Before you sit down to sign a lease for a new vehicle, make sure it's exactly the car you want and can afford. Turning the wheels around and heading back into the showroom with your newly leased vehicle can be a costly mistake.
The Lease is a Final Contract
When you sign an auto lease, you may notice a sign in the finance manager's office stating, "There is no cooling off period." Unlike a mortgage or other loan, a car lease contract is final, and there is no three-day right to rescind your contract. You cannot turn in your keys and change your mind. You have signed a contract to lease the auto for the terms and price described on your lease. You are responsible for the remaining payments that are left on the lease plus other early termination penalties that may be outlined in your paperwork, according to Lease Guide. Furthermore, once you drive the car off the lot, the car is now used and worth considerably less, even if there are just three miles on the odometer.
Unprocessed Paperwork Scenario
If your paperwork is still sitting in the finance manager's office and you can make a case for your costly mistake, ask to speak to the general manager. Explain your situation. The dealership may feel your pain and let you cancel the lease. This is not a likely scenario. But if the paperwork has been processed and the title has been transferred to the car, the car is now yours, and you are stuck with the car.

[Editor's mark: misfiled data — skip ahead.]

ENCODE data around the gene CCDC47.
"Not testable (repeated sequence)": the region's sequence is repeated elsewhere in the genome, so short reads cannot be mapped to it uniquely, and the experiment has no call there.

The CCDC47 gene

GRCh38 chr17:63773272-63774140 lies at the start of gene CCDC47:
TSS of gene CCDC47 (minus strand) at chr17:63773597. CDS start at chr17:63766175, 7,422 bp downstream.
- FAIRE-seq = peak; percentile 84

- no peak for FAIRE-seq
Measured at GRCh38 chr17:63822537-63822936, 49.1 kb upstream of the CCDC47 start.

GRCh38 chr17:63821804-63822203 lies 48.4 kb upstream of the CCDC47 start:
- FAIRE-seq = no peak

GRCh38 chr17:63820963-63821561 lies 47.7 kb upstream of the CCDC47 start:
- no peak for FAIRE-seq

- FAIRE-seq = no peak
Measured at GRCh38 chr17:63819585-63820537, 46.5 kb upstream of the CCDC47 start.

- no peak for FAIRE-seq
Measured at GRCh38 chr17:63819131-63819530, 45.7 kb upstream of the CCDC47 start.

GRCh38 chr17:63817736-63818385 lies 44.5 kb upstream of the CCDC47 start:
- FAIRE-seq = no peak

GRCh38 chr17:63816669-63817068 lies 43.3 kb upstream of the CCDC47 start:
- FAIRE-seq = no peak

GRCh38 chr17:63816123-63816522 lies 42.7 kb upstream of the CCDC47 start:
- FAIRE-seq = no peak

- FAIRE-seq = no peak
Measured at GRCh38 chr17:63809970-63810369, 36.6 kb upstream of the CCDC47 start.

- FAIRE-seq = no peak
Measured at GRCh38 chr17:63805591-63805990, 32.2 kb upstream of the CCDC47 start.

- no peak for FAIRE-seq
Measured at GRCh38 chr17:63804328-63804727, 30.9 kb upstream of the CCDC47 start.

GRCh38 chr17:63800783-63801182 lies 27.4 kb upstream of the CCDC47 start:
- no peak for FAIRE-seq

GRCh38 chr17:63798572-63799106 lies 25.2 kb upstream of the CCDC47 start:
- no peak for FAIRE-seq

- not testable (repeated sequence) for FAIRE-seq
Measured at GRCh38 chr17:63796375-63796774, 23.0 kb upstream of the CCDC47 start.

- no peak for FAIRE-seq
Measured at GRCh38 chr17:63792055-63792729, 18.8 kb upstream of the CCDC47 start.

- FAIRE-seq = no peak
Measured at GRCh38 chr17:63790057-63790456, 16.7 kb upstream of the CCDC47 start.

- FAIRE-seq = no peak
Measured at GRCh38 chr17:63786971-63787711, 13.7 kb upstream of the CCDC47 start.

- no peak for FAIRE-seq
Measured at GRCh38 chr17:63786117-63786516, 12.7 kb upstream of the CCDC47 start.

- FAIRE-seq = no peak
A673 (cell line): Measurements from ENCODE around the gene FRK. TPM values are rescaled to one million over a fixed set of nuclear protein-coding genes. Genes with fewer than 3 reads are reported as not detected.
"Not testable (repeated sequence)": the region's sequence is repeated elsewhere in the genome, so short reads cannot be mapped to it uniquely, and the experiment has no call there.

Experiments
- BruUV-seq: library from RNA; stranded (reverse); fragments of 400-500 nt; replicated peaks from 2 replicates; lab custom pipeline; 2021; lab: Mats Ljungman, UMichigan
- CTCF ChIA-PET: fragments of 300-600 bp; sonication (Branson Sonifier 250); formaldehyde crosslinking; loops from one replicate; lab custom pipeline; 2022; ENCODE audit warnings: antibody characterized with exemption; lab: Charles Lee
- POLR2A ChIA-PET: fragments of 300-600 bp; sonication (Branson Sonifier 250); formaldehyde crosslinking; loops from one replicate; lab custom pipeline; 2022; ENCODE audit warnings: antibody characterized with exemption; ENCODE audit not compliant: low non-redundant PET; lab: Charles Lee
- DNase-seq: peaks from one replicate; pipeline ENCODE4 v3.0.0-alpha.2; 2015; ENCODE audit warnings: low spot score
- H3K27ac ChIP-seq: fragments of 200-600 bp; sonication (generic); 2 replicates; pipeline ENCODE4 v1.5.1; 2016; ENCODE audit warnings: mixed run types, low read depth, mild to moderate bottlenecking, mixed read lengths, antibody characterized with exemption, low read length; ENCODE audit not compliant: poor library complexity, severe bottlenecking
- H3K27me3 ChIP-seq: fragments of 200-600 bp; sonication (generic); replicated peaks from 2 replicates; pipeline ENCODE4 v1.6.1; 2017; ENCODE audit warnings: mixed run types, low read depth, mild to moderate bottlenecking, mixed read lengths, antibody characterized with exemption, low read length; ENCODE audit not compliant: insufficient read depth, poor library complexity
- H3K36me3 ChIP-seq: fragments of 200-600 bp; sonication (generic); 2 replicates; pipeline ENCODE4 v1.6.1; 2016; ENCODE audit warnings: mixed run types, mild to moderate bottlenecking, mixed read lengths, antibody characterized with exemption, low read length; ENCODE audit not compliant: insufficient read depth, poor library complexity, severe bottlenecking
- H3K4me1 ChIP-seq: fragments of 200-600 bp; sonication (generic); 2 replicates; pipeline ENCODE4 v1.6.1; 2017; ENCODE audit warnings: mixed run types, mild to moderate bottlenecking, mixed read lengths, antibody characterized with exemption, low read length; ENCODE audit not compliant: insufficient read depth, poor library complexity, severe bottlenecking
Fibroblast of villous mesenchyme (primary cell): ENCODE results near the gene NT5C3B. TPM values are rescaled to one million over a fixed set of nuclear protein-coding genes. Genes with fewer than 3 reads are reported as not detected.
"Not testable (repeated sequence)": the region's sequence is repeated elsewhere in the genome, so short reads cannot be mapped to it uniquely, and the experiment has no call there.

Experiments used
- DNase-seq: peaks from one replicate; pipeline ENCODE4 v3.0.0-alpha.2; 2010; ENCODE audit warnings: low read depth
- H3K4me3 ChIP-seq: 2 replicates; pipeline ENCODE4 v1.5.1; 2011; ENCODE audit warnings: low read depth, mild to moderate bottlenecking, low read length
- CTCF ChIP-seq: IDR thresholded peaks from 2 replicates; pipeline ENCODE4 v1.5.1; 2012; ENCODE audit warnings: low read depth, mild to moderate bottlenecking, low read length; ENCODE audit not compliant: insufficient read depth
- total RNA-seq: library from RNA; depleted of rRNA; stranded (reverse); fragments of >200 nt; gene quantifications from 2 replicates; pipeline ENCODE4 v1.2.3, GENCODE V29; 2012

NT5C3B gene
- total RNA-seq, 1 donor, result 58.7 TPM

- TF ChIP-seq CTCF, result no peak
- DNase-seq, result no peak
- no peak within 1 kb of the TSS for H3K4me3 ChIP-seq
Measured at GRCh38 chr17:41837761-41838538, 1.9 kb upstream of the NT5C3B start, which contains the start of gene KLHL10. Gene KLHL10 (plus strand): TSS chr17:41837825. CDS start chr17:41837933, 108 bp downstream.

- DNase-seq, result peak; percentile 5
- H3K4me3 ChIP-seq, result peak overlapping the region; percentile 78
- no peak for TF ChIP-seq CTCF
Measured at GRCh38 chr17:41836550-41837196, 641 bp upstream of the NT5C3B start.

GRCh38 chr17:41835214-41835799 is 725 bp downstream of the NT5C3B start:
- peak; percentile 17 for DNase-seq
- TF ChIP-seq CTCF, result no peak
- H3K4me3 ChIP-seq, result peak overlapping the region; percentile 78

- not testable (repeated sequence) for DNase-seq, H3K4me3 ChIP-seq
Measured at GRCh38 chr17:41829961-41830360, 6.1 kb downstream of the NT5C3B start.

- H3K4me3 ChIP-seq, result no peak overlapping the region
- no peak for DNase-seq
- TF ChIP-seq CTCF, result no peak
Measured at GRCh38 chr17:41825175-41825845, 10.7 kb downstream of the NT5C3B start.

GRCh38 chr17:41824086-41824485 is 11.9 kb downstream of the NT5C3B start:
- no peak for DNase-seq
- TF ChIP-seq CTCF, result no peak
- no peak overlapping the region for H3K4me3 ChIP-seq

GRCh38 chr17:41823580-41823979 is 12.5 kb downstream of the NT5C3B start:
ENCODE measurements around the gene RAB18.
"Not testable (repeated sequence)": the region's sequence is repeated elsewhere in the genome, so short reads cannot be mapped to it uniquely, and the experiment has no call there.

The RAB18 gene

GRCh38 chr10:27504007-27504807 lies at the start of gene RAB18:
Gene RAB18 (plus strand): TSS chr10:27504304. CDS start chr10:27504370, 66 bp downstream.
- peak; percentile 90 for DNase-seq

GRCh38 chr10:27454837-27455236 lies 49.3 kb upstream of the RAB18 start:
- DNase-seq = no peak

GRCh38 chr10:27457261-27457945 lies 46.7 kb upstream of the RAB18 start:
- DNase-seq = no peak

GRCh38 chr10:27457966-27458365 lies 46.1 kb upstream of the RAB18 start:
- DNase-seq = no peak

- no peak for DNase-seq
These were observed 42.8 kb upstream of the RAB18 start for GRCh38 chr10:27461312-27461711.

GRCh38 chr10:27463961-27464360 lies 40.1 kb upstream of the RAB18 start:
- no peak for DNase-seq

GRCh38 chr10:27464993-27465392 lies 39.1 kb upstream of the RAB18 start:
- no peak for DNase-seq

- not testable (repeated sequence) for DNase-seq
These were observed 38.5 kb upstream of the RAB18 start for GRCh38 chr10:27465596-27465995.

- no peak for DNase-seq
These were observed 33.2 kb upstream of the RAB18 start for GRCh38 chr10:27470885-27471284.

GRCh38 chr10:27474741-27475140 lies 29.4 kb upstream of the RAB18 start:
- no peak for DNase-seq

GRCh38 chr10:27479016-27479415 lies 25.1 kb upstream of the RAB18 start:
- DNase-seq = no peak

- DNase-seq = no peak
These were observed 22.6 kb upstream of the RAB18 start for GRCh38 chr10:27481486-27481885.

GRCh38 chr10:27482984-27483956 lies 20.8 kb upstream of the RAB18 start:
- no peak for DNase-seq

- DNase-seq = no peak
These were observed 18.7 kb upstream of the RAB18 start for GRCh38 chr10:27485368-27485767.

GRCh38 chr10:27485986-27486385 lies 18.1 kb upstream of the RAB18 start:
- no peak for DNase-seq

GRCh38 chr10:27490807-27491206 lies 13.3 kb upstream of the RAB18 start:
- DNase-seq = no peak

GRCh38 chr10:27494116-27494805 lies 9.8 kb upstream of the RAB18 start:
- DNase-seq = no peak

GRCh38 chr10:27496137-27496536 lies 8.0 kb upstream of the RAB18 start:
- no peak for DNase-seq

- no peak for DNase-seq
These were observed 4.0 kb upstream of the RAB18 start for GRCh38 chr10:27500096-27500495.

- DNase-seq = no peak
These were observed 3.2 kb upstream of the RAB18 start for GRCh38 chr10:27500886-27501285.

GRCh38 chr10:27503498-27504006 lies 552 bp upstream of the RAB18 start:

Request a Lease Restructure
If you want to cancel the car lease because it is too expensive for your budget, you may better off asking the lender or leasing company if you can restructure the lease to a payment that is more affordable. Explain your situation in detail and ask for a lower lease price for the car. Explain that you are willing to extend the term period of the lease to cover the original agreed-upon lease price. According to Bankrate, this tactic may work if you describe in detail why you cannot afford the car and put it in writing.
Suppose your car has been tampered with; for instance, the odometer has been rolled back from a higher mileage reading. If so, you may have a case for canceling the lease. Tampering with an odometer is a federal crime, according to the website Auto PI, and you should return the vehicle to the dealership and demand the lease to be canceled. If the dealer has misrepresented the lease by manipulating the car's residual value, or by charging excessive early termination fees or deceiving you in any way, you should contact an attorney if the dealer will not cancel the lease.